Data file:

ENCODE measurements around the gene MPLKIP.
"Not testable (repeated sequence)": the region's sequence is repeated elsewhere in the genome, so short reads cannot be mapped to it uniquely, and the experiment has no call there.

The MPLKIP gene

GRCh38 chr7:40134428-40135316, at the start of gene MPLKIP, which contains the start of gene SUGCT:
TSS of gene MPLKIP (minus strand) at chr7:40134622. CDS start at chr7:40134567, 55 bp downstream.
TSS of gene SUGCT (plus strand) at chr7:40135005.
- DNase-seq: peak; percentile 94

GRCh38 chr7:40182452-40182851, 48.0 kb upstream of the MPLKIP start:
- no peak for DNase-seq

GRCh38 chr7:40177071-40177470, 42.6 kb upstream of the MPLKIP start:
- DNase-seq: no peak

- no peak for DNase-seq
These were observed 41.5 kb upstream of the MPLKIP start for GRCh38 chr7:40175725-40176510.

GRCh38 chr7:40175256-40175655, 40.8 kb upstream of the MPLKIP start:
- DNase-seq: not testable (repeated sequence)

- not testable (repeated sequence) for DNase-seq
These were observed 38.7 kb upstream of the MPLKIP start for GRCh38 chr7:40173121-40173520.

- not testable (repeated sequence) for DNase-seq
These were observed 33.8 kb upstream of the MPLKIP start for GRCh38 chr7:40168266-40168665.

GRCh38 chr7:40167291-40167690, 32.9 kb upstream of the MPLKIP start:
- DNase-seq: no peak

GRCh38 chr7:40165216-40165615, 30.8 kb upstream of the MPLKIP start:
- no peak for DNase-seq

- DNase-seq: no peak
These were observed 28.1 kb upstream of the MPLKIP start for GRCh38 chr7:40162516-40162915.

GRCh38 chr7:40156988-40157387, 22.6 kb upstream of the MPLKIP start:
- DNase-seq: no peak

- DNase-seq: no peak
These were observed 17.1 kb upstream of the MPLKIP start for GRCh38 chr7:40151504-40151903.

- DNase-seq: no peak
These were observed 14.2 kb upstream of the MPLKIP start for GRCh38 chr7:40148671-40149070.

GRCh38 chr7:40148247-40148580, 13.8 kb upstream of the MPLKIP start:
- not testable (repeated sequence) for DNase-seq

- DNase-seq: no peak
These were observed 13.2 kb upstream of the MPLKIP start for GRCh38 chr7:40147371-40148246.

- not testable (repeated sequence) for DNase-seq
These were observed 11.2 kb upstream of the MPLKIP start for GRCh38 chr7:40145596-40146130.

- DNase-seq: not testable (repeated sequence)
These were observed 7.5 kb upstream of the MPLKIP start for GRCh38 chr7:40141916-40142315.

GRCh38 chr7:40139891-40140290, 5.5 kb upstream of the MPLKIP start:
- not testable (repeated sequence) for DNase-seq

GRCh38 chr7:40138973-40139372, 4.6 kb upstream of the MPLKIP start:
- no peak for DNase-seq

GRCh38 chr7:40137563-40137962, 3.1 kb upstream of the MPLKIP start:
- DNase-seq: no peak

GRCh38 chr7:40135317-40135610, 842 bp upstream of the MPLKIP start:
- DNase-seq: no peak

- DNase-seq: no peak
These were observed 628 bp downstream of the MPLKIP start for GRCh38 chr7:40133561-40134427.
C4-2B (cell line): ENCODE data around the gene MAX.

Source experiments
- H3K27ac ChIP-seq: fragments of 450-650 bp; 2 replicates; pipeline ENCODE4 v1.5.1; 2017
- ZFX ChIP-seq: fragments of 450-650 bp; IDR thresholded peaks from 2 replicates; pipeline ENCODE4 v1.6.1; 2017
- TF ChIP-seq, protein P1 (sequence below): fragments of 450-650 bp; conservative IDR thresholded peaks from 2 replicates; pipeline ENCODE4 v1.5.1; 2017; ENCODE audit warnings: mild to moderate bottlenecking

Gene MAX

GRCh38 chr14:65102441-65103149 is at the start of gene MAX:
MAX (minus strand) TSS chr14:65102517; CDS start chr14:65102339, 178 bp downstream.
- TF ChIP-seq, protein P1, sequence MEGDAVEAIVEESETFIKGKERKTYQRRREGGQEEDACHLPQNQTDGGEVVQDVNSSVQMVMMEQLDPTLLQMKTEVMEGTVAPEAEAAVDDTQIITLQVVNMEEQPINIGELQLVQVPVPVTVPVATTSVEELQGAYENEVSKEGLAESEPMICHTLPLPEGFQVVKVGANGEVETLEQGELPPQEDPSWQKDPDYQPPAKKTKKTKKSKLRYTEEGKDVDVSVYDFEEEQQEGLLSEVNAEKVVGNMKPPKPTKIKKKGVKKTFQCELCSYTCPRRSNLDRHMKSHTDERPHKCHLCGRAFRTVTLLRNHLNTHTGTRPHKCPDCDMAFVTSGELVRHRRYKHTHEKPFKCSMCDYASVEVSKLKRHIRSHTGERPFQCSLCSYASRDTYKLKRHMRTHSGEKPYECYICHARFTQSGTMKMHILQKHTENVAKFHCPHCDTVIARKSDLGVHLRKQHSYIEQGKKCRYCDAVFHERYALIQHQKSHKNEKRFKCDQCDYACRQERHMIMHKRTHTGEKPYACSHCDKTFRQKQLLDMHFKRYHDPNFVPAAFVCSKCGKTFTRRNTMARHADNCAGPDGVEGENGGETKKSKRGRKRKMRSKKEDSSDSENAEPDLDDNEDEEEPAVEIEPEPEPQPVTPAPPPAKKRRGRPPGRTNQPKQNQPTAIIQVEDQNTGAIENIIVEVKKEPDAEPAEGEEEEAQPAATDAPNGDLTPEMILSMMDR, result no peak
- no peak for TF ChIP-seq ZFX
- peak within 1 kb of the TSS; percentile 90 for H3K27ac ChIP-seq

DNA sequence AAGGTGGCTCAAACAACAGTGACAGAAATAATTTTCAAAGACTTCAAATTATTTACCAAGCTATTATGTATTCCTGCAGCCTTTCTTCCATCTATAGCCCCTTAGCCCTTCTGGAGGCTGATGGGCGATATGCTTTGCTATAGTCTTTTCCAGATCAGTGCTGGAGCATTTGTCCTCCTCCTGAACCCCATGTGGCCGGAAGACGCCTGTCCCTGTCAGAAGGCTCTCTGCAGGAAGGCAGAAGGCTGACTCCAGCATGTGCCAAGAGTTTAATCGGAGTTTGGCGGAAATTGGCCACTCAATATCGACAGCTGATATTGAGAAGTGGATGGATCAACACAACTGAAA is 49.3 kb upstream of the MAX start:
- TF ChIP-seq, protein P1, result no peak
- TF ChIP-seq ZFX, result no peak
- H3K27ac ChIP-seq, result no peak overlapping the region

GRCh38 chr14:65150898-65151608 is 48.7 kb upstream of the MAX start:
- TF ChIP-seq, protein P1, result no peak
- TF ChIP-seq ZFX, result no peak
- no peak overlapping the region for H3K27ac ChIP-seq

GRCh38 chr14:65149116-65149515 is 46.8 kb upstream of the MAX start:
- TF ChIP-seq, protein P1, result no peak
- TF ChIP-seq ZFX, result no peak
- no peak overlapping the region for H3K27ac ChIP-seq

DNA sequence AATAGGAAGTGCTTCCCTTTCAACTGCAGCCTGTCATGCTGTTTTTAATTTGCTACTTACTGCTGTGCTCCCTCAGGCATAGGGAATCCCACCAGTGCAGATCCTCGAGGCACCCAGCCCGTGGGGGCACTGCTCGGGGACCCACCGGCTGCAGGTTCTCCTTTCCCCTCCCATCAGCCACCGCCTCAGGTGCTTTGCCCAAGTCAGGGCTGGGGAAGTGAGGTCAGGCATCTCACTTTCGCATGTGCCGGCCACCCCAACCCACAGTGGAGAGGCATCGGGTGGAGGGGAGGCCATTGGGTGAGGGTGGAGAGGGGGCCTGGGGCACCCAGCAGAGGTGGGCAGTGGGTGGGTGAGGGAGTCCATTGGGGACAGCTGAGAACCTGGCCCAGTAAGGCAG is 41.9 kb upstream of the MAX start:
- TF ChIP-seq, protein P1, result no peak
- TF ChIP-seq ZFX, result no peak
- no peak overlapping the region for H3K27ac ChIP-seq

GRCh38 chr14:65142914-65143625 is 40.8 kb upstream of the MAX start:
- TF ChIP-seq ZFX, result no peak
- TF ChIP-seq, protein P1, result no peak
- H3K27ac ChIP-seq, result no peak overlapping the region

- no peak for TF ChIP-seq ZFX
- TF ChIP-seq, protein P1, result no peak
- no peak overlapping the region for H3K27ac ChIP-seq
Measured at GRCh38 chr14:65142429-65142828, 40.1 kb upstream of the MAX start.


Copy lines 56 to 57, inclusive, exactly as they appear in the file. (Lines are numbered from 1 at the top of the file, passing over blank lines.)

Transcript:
GRCh38 chr14:65102441-65103149 is at the start of gene MAX:
MAX (minus strand) TSS chr14:65102517; CDS start chr14:65102339, 178 bp downstream.